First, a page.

Fisher’s model works with minimal personal data and takes into account only a few variables. But for retailers bent on amassing much more complete data about their customers—and then using that information to “maximize” lifetime customer value through highly targeted ads and promotions—the data-mining challenge is far trickier, says Edwin Pednault, a staff researcher in IBM’s data analytics research group. “Now I want to take much more information into account,” says ­Pednault—who has been working on a model that would do just that.

Instead of looking at effects of marketing campaigns separately, as traditional data mining has done, Pednault’s model examines the patterns of a customer’s activity, such as the types of products she likes, how she responds to promotions, and her price sensitivity. When a company has that kind of information about its customers, says Pednault, it can begin to ask, “How are my actions motivating them to change from one [buying] state to another?” In studies of one major department store chain, IBM showed that using Pednault’s model to predict the effects of snail mail marketing—alerting customers about sales, store events, and new items from their favorite product lines or styles—resulted in a 7 to 8 percent increase in store revenues.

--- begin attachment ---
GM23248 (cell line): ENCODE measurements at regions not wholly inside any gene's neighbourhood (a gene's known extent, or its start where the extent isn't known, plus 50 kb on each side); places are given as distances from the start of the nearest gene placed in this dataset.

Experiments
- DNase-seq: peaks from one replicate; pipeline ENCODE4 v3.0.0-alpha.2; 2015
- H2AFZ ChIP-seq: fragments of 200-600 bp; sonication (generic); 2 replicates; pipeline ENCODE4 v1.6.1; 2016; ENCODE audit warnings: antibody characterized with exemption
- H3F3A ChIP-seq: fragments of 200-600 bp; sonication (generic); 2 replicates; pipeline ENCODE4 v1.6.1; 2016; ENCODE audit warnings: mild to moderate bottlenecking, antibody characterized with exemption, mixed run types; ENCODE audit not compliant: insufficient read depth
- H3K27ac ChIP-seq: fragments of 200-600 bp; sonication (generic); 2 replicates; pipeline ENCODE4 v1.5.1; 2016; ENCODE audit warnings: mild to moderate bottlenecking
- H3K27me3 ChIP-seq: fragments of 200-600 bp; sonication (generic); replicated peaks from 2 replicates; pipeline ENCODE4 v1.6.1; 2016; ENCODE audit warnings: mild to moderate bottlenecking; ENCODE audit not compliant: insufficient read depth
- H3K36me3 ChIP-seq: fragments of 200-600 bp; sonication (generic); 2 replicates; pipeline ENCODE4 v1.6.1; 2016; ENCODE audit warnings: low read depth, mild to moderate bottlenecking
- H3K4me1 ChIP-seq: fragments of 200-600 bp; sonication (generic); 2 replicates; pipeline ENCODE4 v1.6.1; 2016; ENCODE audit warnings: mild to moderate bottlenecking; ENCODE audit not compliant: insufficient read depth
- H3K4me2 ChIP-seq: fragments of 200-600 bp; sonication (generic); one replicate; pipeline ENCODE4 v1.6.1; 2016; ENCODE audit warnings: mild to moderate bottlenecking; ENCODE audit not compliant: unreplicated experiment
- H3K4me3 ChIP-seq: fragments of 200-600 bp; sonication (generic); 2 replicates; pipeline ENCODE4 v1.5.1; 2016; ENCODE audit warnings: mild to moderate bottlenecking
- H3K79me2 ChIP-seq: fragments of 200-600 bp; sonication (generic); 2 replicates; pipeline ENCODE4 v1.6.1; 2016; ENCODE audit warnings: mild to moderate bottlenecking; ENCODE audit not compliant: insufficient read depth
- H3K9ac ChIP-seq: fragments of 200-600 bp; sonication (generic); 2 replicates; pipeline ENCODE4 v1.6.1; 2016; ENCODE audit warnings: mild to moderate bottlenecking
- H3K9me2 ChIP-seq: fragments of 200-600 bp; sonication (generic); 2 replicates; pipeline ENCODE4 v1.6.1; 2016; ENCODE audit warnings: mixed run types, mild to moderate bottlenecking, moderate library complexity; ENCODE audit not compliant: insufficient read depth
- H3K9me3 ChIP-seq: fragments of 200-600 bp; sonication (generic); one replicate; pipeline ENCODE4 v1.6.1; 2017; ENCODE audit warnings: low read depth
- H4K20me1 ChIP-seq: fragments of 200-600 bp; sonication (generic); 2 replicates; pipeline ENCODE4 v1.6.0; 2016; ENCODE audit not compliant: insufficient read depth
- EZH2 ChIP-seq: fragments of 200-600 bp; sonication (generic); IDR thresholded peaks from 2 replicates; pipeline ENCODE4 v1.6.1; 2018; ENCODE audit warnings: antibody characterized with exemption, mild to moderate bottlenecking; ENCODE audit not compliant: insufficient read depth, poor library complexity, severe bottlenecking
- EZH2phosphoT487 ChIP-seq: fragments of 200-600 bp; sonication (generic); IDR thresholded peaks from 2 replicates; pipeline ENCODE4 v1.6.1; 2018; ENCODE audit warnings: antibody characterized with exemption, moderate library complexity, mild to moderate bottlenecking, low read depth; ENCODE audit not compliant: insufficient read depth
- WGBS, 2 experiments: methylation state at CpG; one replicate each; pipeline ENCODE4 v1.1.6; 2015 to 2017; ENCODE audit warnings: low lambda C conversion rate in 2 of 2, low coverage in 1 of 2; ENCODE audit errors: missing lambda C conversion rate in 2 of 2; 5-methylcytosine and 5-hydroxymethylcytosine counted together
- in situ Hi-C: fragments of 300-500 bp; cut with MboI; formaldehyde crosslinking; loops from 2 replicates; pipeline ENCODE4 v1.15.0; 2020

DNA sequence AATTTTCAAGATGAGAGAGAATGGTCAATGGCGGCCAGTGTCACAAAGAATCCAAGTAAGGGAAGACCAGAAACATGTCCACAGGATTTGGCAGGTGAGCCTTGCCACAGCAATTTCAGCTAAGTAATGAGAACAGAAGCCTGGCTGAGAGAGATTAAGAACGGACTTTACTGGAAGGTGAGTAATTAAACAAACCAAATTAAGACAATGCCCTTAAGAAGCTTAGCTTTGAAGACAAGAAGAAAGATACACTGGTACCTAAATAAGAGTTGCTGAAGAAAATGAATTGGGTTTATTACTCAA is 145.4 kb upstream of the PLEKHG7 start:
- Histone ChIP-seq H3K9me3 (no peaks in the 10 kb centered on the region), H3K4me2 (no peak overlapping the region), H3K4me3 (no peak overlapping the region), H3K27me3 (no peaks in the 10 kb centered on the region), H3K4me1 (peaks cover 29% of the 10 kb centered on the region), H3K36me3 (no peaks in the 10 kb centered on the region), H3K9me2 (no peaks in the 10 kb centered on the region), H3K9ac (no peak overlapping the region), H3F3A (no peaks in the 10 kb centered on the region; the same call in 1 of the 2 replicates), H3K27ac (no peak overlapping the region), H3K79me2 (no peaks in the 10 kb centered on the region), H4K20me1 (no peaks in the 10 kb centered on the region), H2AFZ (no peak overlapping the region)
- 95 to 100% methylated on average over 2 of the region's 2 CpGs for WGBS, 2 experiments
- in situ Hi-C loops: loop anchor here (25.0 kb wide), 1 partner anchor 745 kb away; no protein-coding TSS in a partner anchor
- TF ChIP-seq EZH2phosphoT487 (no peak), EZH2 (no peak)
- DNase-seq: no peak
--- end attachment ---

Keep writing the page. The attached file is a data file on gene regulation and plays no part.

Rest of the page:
0 comments about this story. Start the discussion »

Tagged: Business, Web

Reprints and Permissions | Send feedback to the editor

From the Archives


Introducing MIT Technology Review Insider.

Already a Magazine subscriber?

You're automatically an Insider. It's easy to activate or upgrade your account.

Activate Your Account

Become an Insider

It's the new way to subscribe. Get even more of the tech news, research, and discoveries you crave.

Sign Up

Learn More

Find out why MIT Technology Review Insider is for you and explore your options.

Show Me